The Secret to Being an Interesting Writer

There is certainly no shortage of outlets if you’re a writer today. Writing is easy. Writing something new, interesting, compelling, time after time, is difficult. But what is it that makes writing interesting?

glowing-tube-1423139Take a look at the New York Times Bestsellers in nonfiction. What do they have in common? Here’s a hint: the information in those books did not just spontaneously appear in the writers’ minds. They had to seek it out.

The secret that nobody ever tells aspiring writers is that to be an interesting writer, you first have to be a prolific researcher.

Maybe it’s investigative journalism, maybe it’s archival research, maybe it’s a lab experiment, or maybe it’s a statistical analysis of some observed phenomenon. If you want to be able to tell a story no one else can tell, you’re going to have to do research.

My guess is that for really great reads, authors spend way more time—sometimes a lifetime—researching, than they do actually writing.

It can be frustrating to do research. As a writer your instinct is to want to write something, not read articles and interview people. If 80% of your piece is research, then 80% of your effort will produce nothing tangible. Frustrating.

I think the real secret to being an interesting writer is to remind yourself that you’re a writer even on days you don’t write anything.

 

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Where the Hell is My Passion?

It’s going around. Have you caught it? I have. What is it? I call it the “What the hell should I do with the rest of my life syndrome.” It frequently infects those right around middle age. People who are not thrilled with the way they earn a living are most susceptible to catching it.

snowboarder-1-1387071Is there a cure? While the CDC hasn’t published anything official yet, there is a rumor going around that it can be cured by discovering your passion, and then filling your days with that. But passion is a tricky beast.

For a lucky few, passion seems to find them. It’s with them from birth, deep in their DNA, so they never encounter the syndrome. But for most us, passion can be illusive. We want it, we look for it, we dream about it, but we can’t find it.

How do you find it? Where do you find it? I don’t know, but I know one way that definitely doesn’t work, at least not for me: reading books. And I should know.

I’m almost embarrassed to admit I have read every one of the books on this list in an effort to discover my passion (and I’m sure I left a few out):

Excuse Me, Your Life is Waiting
An Awakening from the Trances of Everyday Life
Strengths Finders
What Color is Your Parachute?
The Power of Flow
I Had it All the Time
Feeling is the Secret
Awakened Imagination
From Here to a Greater Happiness
Curious? Discover the Missing Ingredient to a Fulfilling Life
The Passion Test
Is Your Genius at Work?
This Time I Dance
Do More Great Work
The Way We’re Working Isn’t Working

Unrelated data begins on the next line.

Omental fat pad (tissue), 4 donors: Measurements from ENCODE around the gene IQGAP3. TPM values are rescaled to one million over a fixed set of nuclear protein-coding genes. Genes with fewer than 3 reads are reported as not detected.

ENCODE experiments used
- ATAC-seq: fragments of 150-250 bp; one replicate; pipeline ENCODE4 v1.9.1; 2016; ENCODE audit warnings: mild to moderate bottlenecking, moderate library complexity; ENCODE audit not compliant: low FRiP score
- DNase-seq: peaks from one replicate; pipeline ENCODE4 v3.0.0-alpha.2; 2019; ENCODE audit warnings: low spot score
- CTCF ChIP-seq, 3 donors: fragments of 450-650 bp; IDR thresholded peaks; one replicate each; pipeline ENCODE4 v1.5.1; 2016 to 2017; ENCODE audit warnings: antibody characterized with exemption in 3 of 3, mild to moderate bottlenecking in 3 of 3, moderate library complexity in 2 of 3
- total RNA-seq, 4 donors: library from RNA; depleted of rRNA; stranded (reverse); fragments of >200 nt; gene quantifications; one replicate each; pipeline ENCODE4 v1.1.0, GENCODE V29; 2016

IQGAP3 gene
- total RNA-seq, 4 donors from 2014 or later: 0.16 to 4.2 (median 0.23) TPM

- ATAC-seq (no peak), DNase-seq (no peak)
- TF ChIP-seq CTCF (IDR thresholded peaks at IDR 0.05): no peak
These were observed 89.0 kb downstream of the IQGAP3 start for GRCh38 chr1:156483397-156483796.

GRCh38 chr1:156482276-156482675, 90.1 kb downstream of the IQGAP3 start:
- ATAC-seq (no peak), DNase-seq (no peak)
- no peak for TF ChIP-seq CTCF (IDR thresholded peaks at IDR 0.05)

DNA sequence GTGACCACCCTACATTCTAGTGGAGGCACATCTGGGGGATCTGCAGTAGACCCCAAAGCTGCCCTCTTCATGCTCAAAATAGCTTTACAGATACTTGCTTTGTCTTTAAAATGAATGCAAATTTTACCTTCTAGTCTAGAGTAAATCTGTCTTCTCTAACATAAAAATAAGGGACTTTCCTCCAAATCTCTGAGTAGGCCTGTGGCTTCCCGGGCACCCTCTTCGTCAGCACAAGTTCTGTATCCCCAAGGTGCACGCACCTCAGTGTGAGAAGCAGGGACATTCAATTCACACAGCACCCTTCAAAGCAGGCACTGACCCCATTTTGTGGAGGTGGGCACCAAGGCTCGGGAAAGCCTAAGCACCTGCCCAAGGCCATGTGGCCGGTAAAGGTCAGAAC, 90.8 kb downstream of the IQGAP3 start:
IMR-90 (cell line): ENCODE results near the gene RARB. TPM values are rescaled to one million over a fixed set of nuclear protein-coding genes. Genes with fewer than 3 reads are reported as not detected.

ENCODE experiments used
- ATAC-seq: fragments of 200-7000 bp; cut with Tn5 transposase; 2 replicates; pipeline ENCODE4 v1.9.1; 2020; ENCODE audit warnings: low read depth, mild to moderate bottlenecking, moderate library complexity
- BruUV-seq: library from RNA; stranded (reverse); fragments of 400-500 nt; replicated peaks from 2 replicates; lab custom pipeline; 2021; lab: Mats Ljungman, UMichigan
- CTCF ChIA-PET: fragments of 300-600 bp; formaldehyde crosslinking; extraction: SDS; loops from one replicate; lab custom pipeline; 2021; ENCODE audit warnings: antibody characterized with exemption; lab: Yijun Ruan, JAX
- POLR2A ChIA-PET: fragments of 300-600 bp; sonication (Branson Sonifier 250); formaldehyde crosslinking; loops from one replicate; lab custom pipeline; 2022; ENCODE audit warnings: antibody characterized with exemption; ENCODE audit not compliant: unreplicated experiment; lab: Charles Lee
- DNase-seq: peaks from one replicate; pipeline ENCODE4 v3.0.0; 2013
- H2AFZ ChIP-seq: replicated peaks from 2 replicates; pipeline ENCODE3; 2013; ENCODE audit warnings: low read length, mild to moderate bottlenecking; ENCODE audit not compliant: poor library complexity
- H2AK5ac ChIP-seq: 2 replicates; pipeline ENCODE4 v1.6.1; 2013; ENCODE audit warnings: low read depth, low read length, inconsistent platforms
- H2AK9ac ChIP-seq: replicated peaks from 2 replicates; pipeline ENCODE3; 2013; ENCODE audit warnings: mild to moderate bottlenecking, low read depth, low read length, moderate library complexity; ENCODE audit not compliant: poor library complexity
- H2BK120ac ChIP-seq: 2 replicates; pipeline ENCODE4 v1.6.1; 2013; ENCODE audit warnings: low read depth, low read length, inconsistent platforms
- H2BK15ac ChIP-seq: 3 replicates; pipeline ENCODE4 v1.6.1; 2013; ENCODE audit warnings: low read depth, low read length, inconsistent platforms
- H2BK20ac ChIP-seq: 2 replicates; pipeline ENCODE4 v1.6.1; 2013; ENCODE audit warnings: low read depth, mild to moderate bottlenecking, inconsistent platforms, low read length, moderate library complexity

Man’s Search for Meaning
I Could Do Anything if Only I Knew What It Was
Body of Work
The Crossroads of Should and Must: Find and Follow Your Passion

These are all good books, fine books, by wonderful authors. They just didn’t help me discover my passion. Why not?

Most of these books are filled with questions and self-assessments and exercises, all meant to reveal one’s true passion. Self-reflective questions that ask such things as, what did you like to do as a child, and what are you doing when you don’t notice that time has passed? All good questions, but…

Sometimes in life you don’t know the right answer, you only know the wrong ones. So, for me, no more self-discovery books. As much as I love to read, I have reluctantly come to the conclusion that when it comes to self-discovery, “reading aint doing.”

So, 2016 will be My Year of Living Curiously. My approach is very simple. Any idea that pops into my head which seems like something I’d like to do or explore, I’m going to do. In other words, experiment. No more reading about it, unless that is the precondition for the doing. But here’s the trick. The experiment must be small—low cost in terms of time and money. I figure, it doesn’t do any good to spend a ton of time and money to discover you hate doing something.

And then at the end of the experiment I’m going to ask myself one simple question: now that this experiment is done, do I want to do more of it or less of it? If it’s less, I’m done. Move on to the next experiment. If it’s more, then it’s time to take the next step. Try a bigger experiment and ask the same question again. Repeat the process until I move onto a new experiment OR, I’m perpetually engrossed in some activity I will retroactively consider as my passion.

If you haven’t discovered your passion, maybe this approach will work for you. Just remember, reading aint doing. So, stop reading this post right now and start doing something. I mean it.

 

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